"Sevilla" = what in the English language we call Seville. It has always seemed odd to me that in English we change the names of some cities and countries and not others. If I ruled the world we would only use the place names that the people living there use, regardless of our own language. Say-VEE-ya Is such a much more lovely sound than Suh-VIL, in my opinion. And it is such a lovely city, it deserves to be sung, if all things were equal.
Where to begin? So grand, so rich, so charming—Sevilla has my heart. First off, just look at these accommodations.
This was our Airbnb apartment, just a few blocks from the cathedral and almost everything we wanted to see and do. It was beautiful.
Here's the cathedral—the largest in Spain and very old and historic. It was built on the ruins of a mosque after the Moors were driven out. The bell tower was the minaret, with bells added.
We were not able to tour the cathedral itself, but climbed to the top of the bell tower and took a gazillions pictures from every level. It was stunning.
One morning we took a walking tour with our terrific guide Alfonso, and got a great feel for the spirit of the city.
And we saved a full afternoon for the Alcazar, the beautiful Moorish Palace and gardens. It is still used as a part time residence for the Spanish royalty and is closed to the public when they are in residence. We were lucky to be there at a time it was open. Incredibly beautiful and peaceful. If I were the queen I would live there all the time.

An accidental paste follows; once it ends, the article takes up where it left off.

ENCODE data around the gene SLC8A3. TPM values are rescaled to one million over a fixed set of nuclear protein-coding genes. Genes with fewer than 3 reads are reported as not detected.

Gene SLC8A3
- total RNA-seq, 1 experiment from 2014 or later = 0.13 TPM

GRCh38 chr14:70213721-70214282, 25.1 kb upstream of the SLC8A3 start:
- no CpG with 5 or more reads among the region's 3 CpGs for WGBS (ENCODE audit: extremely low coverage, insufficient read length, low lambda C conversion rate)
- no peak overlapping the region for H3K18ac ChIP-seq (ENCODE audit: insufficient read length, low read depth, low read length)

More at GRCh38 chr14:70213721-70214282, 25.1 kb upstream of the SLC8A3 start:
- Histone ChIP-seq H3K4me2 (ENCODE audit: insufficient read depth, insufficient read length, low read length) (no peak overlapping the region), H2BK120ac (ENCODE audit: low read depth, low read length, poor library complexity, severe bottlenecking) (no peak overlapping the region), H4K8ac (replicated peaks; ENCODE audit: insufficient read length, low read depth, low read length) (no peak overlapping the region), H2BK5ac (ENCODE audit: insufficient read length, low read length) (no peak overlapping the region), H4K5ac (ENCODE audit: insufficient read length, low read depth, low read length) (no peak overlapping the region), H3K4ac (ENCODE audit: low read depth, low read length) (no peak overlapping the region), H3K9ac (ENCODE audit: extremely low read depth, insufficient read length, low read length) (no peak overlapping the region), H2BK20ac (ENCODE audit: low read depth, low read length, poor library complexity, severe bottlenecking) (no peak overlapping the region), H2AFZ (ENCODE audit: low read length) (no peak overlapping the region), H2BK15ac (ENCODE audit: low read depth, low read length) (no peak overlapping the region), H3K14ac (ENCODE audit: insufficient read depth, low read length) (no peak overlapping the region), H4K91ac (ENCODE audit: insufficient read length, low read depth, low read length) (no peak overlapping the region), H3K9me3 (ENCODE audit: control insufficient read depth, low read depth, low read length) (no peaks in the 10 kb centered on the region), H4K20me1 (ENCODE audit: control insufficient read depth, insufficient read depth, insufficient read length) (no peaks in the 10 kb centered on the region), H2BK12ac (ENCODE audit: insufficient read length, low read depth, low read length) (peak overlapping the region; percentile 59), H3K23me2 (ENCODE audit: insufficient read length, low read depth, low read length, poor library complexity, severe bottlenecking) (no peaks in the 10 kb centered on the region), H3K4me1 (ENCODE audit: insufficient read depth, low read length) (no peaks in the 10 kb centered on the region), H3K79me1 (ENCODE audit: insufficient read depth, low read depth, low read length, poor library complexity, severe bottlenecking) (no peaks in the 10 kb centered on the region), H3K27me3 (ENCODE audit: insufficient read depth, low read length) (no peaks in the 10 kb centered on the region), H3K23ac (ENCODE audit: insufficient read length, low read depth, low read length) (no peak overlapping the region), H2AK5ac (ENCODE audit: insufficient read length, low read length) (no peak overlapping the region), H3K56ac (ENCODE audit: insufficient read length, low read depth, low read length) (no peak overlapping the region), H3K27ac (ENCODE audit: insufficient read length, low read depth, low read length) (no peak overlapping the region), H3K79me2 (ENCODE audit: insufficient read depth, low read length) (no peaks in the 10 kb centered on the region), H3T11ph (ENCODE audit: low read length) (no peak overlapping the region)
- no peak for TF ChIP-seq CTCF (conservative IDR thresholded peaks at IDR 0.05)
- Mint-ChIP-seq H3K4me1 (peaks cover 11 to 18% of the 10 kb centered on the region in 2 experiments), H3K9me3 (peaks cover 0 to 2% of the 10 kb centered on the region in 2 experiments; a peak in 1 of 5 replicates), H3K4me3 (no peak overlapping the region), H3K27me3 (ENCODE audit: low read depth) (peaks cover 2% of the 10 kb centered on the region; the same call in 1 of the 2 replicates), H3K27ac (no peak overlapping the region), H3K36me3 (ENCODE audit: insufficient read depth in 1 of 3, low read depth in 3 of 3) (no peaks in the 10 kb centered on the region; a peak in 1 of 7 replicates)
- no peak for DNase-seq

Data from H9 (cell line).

I took so many photos in Sevilla, I hardly knew what to share here. It is a wonderful city. Put it on your list! It is a city of quiet, peaceful mornings and evenings filled with wine and music and glorious food. A rich past and a vibrant culture. People seem happy here! I think they have it figured out.
In Granada, this was the nighttime view from our window of the Alhambra, the ancient Islamic fortress just up the hill from us. I had ordered the tickets for our visit before we left home. There would be no chance we would miss seeing this.
The Alhambra was built sometime in the 14th century by the Moorish (Muslim) rulers of that part of Spain, as a fortified palace. The Moors were driven from Spain in 1492 and the Alhambra became a palace for the Spanish royalty. It was here that Columbus made his pitch to Ferdinand and Isabela, for his plan to find a new route to India. Today it is a well-preserved World Heritage Site.
It is one of the most beautiful places I have ever been. A real paradise. I won't give you a lot of description or history. The Alhambra is best experienced visually, and truly photos don't begin to tell the story. Just know this is but a small sample of architecture, details of floors, archways, tile, carving, walls, fountains, gardens...
Even surrounded, as we were, by hoards of visitors, the beauty, the sense of peace and the aura of history are quite overwhelming. It was a very special day.
We have had such a wonderful time in Granada! It is an incredible, beautiful city, with a rich and fascinating history. My daughter, Emily, spent a term studying in Granada when she was in college, and it has fascinated me ever since hearing her descriptions and seeing her photos. It is here that the Moorish influence in Spain is probably strongest, giving it a different flavor from the other cities we have visited.